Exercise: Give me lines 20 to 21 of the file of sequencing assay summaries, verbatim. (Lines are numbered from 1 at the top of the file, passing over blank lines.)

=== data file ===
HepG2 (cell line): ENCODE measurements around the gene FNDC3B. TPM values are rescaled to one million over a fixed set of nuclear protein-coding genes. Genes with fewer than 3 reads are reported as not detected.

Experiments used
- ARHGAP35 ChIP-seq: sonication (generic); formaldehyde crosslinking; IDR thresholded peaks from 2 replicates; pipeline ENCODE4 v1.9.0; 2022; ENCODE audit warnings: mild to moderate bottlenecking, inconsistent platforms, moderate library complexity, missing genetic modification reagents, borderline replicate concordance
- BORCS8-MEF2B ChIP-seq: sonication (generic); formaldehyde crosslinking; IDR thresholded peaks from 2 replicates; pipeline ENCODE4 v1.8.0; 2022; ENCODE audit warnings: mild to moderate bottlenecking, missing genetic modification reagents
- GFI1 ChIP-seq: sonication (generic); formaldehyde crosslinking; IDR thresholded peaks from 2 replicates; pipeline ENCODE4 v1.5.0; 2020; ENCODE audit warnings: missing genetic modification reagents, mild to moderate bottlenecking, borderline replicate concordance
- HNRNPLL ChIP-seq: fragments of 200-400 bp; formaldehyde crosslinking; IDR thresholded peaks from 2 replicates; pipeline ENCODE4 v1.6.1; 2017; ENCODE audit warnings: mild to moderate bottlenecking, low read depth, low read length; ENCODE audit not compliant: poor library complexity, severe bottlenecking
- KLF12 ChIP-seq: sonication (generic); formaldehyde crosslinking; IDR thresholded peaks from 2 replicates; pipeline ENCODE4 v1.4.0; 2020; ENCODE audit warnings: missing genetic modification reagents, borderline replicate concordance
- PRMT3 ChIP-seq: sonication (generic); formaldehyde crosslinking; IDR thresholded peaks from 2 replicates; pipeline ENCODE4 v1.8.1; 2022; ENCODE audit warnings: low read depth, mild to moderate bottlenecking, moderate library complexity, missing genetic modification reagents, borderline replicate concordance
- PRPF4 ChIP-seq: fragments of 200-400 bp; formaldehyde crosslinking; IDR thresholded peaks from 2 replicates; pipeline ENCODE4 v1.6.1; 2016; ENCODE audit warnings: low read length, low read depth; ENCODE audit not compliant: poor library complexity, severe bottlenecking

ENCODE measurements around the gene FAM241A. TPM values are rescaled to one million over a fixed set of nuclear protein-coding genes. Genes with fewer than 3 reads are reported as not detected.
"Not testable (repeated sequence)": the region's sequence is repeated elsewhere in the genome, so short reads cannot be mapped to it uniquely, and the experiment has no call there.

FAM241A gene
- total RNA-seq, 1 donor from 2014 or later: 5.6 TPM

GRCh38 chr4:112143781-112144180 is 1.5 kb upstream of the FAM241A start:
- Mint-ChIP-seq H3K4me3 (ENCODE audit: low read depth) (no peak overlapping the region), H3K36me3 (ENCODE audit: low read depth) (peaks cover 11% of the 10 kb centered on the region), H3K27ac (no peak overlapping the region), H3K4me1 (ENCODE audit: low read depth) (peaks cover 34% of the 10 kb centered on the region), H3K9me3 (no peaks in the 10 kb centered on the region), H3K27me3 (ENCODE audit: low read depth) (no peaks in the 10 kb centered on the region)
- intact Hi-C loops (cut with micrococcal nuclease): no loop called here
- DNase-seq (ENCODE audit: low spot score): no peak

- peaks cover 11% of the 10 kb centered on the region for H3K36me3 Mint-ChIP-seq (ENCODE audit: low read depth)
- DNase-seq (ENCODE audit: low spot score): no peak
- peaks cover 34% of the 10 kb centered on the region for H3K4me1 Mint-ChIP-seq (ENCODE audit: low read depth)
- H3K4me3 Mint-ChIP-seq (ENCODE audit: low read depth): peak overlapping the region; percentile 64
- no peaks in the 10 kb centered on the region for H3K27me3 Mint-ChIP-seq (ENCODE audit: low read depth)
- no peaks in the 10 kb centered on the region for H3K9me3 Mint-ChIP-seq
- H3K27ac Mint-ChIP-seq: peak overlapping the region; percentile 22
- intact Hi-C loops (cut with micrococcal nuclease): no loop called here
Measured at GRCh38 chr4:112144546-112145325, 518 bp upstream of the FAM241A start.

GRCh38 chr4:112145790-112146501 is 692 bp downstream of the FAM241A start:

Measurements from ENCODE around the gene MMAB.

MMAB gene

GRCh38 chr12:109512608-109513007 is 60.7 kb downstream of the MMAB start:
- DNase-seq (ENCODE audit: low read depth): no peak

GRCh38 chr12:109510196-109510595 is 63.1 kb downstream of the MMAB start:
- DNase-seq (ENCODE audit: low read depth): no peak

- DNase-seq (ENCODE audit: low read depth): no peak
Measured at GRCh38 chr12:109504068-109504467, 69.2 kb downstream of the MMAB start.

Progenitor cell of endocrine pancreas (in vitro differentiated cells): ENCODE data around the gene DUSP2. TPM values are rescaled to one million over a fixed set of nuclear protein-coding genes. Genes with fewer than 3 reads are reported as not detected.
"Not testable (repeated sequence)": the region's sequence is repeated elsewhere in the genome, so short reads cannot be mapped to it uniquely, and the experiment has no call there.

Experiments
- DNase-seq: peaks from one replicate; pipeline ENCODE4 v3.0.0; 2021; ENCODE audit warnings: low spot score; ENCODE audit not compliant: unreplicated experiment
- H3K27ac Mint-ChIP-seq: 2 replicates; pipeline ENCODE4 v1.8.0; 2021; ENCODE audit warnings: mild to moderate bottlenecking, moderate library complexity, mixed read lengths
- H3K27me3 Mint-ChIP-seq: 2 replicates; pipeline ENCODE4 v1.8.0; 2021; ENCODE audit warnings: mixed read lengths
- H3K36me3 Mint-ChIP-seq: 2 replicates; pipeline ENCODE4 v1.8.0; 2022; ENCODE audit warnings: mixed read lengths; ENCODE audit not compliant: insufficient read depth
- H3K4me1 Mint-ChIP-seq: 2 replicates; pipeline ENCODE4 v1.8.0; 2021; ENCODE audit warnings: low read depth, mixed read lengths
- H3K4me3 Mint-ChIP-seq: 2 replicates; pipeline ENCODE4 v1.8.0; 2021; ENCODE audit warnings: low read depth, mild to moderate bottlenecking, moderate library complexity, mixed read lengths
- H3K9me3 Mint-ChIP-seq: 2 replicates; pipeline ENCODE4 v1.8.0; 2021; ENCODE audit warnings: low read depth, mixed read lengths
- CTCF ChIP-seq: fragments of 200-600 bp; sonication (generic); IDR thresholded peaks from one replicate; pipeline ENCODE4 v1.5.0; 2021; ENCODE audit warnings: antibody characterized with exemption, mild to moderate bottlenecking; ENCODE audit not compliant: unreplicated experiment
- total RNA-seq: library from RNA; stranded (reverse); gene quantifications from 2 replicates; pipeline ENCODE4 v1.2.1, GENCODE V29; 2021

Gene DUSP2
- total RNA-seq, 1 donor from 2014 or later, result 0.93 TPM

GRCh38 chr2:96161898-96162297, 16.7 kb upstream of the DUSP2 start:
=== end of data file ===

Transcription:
- peaks cover 34% of the 10 kb centered on the region for H3K4me1 Mint-ChIP-seq (ENCODE audit: low read depth)
- H3K4me3 Mint-ChIP-seq (ENCODE audit: low read depth): peak overlapping the region; percentile 64